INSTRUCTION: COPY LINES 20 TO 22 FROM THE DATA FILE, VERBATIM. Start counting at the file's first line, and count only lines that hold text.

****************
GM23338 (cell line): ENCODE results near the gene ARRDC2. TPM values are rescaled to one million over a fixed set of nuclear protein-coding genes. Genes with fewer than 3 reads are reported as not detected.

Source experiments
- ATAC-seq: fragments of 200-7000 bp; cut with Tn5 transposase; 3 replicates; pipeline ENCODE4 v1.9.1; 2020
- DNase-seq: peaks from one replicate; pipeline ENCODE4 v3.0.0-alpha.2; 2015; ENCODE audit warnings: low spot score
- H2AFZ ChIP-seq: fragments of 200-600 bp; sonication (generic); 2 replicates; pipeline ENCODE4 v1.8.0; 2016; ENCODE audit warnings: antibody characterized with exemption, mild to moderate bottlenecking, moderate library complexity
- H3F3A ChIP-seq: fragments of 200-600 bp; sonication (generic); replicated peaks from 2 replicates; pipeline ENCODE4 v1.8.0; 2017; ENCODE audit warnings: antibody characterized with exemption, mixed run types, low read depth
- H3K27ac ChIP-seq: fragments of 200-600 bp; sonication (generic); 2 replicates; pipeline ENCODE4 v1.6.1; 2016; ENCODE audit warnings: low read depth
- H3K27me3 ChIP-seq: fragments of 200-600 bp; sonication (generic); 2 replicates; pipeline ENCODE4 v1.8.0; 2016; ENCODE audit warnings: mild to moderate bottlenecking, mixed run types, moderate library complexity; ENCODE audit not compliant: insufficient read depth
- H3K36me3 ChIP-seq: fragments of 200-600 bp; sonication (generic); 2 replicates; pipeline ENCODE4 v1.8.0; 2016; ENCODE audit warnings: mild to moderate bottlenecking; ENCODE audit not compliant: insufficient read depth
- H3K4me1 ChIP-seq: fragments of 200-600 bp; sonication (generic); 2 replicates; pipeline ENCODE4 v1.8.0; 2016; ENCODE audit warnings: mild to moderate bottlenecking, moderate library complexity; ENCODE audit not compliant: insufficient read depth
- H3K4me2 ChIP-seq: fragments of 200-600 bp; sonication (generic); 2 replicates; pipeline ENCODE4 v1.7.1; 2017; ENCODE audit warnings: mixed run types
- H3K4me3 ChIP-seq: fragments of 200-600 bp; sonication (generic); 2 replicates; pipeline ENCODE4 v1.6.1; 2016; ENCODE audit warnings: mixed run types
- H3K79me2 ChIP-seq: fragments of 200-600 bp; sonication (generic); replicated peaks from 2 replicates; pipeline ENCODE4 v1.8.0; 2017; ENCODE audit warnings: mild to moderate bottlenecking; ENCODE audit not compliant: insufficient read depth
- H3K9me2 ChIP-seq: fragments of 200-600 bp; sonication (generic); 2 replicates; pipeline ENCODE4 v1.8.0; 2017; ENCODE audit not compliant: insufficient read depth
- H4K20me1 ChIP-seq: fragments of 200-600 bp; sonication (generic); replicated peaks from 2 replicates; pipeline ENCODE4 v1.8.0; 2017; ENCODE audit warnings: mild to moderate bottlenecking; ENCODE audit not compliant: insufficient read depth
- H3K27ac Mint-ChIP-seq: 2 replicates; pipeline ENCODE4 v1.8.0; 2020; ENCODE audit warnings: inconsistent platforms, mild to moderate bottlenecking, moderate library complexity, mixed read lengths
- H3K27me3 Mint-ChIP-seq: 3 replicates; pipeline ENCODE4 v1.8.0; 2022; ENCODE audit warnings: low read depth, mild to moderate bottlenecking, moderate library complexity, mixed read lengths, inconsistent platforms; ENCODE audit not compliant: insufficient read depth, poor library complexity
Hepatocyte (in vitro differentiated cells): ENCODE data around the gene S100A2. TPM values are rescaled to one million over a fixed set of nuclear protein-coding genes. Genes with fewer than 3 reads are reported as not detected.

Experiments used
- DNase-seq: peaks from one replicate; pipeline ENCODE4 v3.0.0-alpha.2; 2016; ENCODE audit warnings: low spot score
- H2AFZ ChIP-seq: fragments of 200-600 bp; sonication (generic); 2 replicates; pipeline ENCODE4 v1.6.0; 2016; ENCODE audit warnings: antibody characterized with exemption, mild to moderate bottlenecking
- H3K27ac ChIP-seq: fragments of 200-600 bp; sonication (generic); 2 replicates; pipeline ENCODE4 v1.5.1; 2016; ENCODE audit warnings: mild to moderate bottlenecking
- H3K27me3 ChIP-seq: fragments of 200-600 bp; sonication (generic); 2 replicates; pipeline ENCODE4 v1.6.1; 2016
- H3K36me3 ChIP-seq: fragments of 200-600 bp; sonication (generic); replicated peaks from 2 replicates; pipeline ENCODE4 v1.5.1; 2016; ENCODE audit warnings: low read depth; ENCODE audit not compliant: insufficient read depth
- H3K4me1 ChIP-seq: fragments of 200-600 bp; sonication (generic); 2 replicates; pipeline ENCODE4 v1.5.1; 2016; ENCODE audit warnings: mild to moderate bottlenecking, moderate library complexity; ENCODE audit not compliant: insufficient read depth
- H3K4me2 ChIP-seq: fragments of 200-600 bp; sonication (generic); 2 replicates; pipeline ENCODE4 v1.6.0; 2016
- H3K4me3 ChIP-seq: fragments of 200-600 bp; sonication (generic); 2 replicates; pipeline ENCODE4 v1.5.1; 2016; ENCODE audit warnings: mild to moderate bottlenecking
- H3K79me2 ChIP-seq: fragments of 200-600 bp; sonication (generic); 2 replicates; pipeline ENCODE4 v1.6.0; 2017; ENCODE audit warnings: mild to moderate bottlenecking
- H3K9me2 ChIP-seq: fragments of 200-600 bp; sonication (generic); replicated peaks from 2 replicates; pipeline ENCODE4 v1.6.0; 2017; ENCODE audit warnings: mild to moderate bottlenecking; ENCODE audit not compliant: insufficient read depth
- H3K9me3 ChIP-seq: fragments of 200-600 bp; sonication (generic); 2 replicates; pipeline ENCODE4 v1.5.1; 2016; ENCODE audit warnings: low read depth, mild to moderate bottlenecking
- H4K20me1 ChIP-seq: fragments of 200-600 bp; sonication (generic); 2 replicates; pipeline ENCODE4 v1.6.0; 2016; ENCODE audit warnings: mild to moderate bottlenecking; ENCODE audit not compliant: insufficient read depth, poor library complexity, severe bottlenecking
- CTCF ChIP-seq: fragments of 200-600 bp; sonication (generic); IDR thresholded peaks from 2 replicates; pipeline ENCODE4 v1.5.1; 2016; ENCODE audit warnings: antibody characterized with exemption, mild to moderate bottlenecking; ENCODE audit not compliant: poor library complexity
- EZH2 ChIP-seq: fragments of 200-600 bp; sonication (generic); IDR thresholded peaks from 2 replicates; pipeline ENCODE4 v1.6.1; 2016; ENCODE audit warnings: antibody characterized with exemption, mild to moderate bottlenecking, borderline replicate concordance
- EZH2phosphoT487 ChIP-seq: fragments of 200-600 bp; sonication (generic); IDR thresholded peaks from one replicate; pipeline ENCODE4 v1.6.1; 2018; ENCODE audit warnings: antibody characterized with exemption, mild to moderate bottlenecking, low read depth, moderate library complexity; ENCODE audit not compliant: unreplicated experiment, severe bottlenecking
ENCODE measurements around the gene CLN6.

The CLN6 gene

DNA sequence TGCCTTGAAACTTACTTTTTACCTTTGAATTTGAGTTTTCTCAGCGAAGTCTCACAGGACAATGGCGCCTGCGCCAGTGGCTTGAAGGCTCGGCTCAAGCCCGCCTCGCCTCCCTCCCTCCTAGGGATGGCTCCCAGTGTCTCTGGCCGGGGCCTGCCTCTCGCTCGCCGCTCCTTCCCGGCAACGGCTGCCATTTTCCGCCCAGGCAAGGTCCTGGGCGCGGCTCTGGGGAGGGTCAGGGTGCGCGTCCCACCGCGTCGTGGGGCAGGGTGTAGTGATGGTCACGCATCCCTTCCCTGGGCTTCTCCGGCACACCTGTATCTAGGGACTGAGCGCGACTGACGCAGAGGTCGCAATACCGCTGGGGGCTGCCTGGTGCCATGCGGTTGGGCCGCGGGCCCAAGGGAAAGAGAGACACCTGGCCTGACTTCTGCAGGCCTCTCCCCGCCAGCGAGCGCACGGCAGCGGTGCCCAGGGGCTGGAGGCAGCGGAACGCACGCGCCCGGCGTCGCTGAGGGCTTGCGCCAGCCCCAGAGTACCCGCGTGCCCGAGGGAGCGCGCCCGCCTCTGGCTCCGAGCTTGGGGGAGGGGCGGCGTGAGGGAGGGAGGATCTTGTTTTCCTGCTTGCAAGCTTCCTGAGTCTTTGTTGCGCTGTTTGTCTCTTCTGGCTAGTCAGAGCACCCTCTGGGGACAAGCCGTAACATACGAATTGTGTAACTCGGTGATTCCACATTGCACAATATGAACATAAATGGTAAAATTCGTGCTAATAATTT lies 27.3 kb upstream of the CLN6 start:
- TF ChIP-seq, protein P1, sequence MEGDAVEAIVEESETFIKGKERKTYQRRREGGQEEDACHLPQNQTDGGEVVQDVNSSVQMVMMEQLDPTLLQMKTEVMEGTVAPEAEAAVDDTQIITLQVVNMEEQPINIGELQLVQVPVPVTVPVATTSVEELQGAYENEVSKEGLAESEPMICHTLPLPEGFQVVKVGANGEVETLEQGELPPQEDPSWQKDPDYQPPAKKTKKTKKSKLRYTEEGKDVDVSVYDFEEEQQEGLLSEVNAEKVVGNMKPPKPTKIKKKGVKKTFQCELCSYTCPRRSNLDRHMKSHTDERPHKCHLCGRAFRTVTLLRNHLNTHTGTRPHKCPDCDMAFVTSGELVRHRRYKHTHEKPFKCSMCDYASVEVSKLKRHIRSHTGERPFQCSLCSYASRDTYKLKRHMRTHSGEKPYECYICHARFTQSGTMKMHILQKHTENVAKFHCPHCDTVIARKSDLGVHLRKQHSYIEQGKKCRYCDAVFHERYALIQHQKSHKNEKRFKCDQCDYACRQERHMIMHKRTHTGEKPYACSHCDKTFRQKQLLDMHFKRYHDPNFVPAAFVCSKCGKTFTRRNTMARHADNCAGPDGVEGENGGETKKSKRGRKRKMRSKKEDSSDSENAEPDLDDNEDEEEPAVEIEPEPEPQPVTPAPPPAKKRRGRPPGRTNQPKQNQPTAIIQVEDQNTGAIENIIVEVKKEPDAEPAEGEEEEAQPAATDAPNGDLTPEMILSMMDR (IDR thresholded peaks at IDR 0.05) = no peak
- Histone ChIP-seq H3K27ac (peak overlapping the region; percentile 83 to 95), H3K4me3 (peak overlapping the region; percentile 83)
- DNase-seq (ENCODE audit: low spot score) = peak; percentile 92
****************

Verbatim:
- DNase-seq: peaks from one replicate; pipeline ENCODE4 v3.0.0-alpha.2; 2016; ENCODE audit warnings: low spot score
- H2AFZ ChIP-seq: fragments of 200-600 bp; sonication (generic); 2 replicates; pipeline ENCODE4 v1.6.0; 2016; ENCODE audit warnings: antibody characterized with exemption, mild to moderate bottlenecking
- H3K27ac ChIP-seq: fragments of 200-600 bp; sonication (generic); 2 replicates; pipeline ENCODE4 v1.5.1; 2016; ENCODE audit warnings: mild to moderate bottlenecking